In the longer term, the taskforce recommended that business development trainings covering governance issues be conducted, strategies and policies on recruiting more women on business organizations should be developed, and that policies to ensure women’s participation on boards for both public and private sectors are also developed.

The taskforce also called for continuous market analysis on women serving on boards and for the creation of a forum of boards for the continuous engagement of the public and private sectors.

An IFC report indicates that women in Liberia are much more likely than men to be self-employed. The report reveals that 53 percent of women in Liberia own and run their own businesses, far more than in Sub-Saharan Africa, with an average of 29.1 percent.

The event also presented several speakers who shared their experiences and insights on gender diversity on boards.

The Central Bank of Liberia’s executive governor, Milton Weeks, was one such speaker who emphasized the benefits of having women serving on boards of organizations.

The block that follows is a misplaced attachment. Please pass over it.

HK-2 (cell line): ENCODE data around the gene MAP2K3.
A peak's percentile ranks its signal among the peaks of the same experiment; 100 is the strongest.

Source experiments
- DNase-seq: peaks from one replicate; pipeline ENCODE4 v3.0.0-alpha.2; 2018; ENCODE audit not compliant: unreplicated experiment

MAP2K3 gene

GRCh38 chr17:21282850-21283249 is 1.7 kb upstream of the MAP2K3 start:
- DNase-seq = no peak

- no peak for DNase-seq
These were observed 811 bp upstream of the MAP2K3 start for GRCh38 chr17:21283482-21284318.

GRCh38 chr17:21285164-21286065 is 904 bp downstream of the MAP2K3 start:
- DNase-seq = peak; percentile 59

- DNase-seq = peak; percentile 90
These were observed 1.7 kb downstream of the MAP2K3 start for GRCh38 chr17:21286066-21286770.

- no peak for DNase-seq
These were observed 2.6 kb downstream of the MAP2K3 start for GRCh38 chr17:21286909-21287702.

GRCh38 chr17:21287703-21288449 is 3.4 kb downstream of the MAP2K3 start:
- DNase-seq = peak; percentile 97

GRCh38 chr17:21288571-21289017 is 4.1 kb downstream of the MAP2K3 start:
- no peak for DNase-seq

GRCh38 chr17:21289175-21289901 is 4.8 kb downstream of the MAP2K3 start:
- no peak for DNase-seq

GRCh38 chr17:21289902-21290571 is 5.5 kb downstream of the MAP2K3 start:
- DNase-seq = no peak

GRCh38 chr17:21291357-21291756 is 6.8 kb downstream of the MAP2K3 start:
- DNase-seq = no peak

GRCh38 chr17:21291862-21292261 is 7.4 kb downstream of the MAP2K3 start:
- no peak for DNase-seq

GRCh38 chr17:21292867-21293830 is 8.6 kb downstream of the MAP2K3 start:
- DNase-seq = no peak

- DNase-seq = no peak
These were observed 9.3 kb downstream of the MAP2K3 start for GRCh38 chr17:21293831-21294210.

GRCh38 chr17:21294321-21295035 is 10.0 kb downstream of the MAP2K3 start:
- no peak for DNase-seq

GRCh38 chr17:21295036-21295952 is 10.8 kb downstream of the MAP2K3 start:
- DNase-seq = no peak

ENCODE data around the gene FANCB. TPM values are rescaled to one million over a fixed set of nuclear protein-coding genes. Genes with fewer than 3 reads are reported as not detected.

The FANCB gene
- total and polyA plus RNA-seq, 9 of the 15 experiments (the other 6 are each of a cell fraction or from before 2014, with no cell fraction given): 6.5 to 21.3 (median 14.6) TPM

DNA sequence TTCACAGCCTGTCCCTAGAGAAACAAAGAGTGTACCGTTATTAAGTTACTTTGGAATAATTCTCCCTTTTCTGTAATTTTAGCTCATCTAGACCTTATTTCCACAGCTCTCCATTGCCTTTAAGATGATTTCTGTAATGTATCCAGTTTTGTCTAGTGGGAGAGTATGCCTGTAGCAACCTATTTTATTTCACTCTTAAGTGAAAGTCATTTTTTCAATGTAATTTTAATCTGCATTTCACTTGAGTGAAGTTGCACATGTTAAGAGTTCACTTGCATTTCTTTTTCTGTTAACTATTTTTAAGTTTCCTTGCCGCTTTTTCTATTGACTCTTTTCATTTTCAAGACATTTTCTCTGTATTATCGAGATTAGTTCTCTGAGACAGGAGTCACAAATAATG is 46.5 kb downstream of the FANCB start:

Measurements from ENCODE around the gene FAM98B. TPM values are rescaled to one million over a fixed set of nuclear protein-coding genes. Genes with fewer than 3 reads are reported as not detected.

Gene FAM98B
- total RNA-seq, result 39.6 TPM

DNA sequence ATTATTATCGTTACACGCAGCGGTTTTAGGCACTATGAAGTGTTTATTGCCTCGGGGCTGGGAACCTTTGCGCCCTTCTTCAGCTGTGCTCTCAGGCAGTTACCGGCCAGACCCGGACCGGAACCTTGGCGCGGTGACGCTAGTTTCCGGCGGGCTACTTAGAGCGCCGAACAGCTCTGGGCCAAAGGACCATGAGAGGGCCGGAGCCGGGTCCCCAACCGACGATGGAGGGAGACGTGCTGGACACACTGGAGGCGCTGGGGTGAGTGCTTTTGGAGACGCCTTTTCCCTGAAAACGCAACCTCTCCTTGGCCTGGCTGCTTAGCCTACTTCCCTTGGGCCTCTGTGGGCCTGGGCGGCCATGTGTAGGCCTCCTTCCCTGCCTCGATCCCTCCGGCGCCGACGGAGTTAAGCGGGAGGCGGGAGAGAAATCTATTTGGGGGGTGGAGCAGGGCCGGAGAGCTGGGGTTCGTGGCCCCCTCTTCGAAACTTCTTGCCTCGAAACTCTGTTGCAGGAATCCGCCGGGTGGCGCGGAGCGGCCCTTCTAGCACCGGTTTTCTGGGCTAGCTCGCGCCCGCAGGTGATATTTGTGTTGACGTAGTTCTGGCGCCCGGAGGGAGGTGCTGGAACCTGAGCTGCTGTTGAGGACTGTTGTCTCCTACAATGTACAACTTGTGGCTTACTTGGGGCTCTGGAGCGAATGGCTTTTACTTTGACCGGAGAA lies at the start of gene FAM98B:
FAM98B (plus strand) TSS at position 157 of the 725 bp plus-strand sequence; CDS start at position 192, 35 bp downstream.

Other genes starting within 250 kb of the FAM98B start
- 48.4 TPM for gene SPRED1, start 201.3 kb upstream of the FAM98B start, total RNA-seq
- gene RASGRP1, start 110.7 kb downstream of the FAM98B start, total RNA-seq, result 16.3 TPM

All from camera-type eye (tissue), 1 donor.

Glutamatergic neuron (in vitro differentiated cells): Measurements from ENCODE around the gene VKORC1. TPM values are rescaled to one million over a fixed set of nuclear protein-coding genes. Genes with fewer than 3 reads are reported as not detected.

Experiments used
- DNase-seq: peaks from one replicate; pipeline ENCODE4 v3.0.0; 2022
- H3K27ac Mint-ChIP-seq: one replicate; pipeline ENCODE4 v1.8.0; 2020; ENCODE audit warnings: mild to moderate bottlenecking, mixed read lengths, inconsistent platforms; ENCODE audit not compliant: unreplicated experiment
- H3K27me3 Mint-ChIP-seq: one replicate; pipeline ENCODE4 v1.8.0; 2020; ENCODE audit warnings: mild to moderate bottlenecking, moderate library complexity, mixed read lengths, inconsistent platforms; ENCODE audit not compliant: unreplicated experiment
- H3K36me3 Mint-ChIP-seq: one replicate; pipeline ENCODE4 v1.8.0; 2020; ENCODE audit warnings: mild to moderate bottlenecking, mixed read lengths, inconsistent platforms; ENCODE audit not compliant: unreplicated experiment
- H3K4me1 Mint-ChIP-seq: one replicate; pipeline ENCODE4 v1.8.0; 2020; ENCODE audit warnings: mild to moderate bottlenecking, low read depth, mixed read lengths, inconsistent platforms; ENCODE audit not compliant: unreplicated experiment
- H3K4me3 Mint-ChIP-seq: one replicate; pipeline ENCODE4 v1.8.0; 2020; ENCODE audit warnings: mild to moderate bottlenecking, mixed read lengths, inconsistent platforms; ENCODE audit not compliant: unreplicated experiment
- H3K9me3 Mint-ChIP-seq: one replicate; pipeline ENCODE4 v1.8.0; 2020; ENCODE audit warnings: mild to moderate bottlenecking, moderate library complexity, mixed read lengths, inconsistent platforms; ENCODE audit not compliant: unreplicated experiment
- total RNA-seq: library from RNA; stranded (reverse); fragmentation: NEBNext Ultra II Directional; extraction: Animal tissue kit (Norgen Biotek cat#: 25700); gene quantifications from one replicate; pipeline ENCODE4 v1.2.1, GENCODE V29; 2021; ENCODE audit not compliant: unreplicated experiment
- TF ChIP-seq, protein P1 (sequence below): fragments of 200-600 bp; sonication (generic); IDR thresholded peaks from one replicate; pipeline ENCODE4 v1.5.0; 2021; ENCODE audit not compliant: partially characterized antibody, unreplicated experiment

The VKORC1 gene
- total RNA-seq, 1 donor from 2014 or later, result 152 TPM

Weeks said the two women on the bank’s most recent five-member board – Melisa A. Emeh and Elsie Dossen Badio – have championed good governance, applying their vast experience, technical expertise, and attention to detail towards establishing and enforcing internal controls.

“Their strong engagement on the full board and the Audit and Investment Subcommittees helped ensure the effective management of the CBL’s resources, especially in this challenging economic climate,” he said.

According to him, the women’s unique perspectives have also added value to the bank’s agenda to promote financial sector reform and financial inclusion.

He said, with women making up 50 percent of Liberia’s population and continuously being hailed as the most fiscally responsible demographic worldwide, the country would benefit from more female perspective at the board level.

Weeks noted that he was pleased with the diversity in age between the two women and three men on the bank’s board, which according to him, created a much-needed balance of perspectives on their work.